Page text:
A re-imagined character

Back in 2001, Angelina Jolie portrayed the original version of Lara Croft: an oversexualized action heroine. In contrast, Alicia Vikander plays the far more serious protagonist of the rebooted Tomb Raider title of 2013 (which, by the way, is amazing), and she does it surprisingly well.

This Lara is a troubled young woman turned hardened survivalist. From her dramatic delivery to her muscular physique to her detailed expressions, Vikander commits. Lara is an instantly sympathetic character, and the dangers she faces are grueling, all thanks to the convincing performance.

Thankfully, director Roar Uthaug is the first of three filmmakers to treat the character like a human being. The camera does not oversexualize Lara Croft. This issue, commonly known as “The Male Gaze,” never burdens the film, and that is massively respectable.

The film’s shortcomings

Inevitably, “Tomb Raider” is not as good as the game upon which it is based. Over ten hours of story were crammed into two hours of footage, and it shows. The pacing takes a dip at the end of the second act. Some character motivations do not remain consistent. A few plot points could not hold up to even moderate scrutiny.

My biggest criticism of the film was of its villain–Vogel, played by Walton Goggins. Whereas I loved his performances in “Lincoln” and “The Hateful Eight”, Goggins mutes his performance here. He looks and sounds bored the entire movie, which is quite disappointing to see from such a skillful actor.

A final verdict

2018’s “Tomb Raider” is a mixed bag. Despite its flaws, the movie is undoubtedly entertaining. Not only is Alicia Vikander inspiring in the role, but the action throughout the movie is also clever, grounded and gripping.

The film is “popcorn” entertainment–pulpy action with a handful of effective character moments sprinkled throughout. Its protagonist is well-realized, and the the plot serves up a relatively robust adventure story, which is a miracle for a video game adaptation. On the movie grading scale, “Tomb Raider” gets a “B-” from me.

Speaker talks black mental health

Phillip Roundtree challenges mental health stigmas

KIARA FOXfox00034@rangers.uwp.edu

The Office of Multicultural Student Affairs brought Phillip Roundtree to address black mental health issues.

On Tuesday Feb. 27, students got the chance to listen to Phillip Roundtree talk about his experience with mental health and how it is current to today’s society. This event called “Black Mental Health Matters” addresses an issue that many have attached a negative stigma to.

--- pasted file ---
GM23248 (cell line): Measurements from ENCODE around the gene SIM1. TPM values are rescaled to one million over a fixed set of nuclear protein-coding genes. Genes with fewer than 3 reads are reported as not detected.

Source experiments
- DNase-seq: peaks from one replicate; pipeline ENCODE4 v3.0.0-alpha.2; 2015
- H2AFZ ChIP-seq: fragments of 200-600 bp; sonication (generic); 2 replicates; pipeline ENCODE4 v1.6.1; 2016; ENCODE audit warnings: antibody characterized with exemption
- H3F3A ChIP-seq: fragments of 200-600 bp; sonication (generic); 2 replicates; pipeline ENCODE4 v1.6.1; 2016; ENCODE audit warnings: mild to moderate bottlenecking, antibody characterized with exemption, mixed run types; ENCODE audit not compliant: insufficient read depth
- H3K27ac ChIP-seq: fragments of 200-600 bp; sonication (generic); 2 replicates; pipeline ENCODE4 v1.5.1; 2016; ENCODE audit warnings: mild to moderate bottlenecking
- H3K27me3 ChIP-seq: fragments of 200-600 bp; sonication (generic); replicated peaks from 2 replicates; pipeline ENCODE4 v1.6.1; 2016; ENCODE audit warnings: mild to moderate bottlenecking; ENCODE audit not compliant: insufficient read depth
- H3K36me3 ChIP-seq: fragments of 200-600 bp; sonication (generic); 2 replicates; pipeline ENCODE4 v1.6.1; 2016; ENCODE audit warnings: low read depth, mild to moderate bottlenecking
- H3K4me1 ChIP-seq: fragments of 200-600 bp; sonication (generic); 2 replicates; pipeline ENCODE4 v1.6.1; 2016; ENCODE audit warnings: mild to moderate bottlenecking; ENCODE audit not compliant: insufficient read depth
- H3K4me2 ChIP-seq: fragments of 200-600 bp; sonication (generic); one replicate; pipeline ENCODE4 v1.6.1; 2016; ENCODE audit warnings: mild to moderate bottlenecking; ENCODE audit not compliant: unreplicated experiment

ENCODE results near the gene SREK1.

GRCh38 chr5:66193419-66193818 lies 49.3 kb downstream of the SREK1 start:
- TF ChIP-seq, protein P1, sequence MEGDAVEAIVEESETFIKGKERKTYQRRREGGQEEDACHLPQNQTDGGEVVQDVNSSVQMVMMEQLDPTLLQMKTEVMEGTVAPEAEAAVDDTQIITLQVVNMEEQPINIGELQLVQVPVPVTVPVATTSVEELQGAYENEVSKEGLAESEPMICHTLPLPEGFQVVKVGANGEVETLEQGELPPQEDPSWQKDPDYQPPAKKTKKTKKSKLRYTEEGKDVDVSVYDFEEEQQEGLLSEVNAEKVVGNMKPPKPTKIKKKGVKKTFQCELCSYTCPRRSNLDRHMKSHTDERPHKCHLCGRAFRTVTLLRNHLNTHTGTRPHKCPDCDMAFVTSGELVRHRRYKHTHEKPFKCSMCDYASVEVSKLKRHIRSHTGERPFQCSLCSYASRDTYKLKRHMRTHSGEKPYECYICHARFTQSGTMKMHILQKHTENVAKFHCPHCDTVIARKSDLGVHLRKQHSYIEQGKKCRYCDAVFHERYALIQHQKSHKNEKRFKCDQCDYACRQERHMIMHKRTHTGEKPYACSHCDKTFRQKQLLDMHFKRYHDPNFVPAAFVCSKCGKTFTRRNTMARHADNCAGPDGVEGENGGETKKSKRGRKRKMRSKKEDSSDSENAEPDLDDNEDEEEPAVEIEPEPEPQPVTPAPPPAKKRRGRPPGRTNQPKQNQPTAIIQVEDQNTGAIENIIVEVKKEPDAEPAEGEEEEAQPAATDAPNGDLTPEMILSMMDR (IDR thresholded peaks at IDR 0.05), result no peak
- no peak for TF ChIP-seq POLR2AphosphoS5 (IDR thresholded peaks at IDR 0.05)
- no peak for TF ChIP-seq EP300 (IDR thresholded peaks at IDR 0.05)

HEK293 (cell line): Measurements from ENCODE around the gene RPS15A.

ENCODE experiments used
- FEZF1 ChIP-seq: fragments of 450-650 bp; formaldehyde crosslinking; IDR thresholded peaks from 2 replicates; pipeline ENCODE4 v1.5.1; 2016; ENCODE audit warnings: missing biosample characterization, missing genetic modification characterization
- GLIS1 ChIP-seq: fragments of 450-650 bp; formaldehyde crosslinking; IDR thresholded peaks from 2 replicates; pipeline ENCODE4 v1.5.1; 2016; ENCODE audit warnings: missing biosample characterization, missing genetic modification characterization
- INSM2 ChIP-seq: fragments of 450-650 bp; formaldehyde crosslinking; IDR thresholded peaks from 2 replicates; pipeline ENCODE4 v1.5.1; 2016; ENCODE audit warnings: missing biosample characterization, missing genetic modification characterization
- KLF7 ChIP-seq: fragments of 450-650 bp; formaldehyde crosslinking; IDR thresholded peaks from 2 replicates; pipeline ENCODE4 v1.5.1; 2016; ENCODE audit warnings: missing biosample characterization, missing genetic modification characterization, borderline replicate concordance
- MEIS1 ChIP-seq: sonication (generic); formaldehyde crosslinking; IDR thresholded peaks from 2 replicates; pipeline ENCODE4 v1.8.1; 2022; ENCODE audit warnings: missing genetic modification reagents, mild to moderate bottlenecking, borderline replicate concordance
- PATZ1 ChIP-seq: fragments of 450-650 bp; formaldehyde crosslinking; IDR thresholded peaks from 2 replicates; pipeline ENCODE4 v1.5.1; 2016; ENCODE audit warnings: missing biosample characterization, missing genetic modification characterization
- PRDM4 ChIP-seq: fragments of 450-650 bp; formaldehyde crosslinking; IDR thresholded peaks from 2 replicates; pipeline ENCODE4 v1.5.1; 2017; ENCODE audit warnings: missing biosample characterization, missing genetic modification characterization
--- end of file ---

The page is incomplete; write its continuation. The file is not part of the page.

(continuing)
Who is he?

Roundtree is the founder of Quadefy, which is “a nonprofit organization dedicated to providing empowerment services to enhance the physical, mental, emotional, and spiritual strength of an individual, team, and/or business.” Roundtree travels the country giving speeches that try to help people cope with mental health issues in a positive way. He says, “you will rarely hear me say suffering because words have power, words impact stigma. So no I am not suffering, I am living with mental wellness issues.”

Roundtrees  struggles of getting a masters degree in social work, an MS in Exercise science, being a Pro Natural Bodybuilder and Powerlifting Competitor, as well as his journey dealing with anxiety and depression has made him want to help other people who struggle with expressing and recognizing mental health issues. Roundtree tries to “give a face, voice, and hope to those who’ve yet to recognize their emotional and cognitive strength.”

Society’s impact

Society has put mental health and wellness in a dismissive state. Roundtree wore a shirt that said “this is what depression looks like” which sparked the conversation of what mental wellness looks like in society and the media. He says, “we are used to seeing people who are dealing with psychosis in the media. We do not see people like me, a black man who is 35 years old.”

Another thing that we see in society is that in the black community, people look up to musicians as role models and hip hop music as a guide for living life. Roundtree said that “being a product of the 90’s” led to him coping with the death of his brother by getting a tattoo because this is what he saw from rap groups like Bone Thugs and Harmony.

As college students, having someone that you can relate to is a vital key to success. Zachary Atkins, a student here, said “college students can relate to [Roundtree] because he expressed the importance of being aware that any one around us could be going through a troubling time. I think listening to someone be comfortable in their own skin and openly talk about living with a mental illness can make someone more comfortable to get treatment or accept their own mental wellness state.”

Black Mental Health Matters showed students that it is okay to have mental wellness issues and that there is nothing wrong with seeking help from others.

Why everyone should study abroad

Tues., Feb. 19, was a day where anyone interested in traveling abroad could check out several stations for study abroad programs that were set up in the main square of Wyllie near the library. The options that were available to look into to study abroad included Germany, Japan, India, China, Scotland, and more. Many people, including teachers and students, who have gone abroad before were more than happy to explain the program and answer any questions one may have regarding studying abroad. While there won’t be another Study Abroad Fair very soon, don’t be alarmed. While the fair is over, there are still plenty of opportunities to learn more about the programs available, as well as the finances needed to take on such a studious adventure.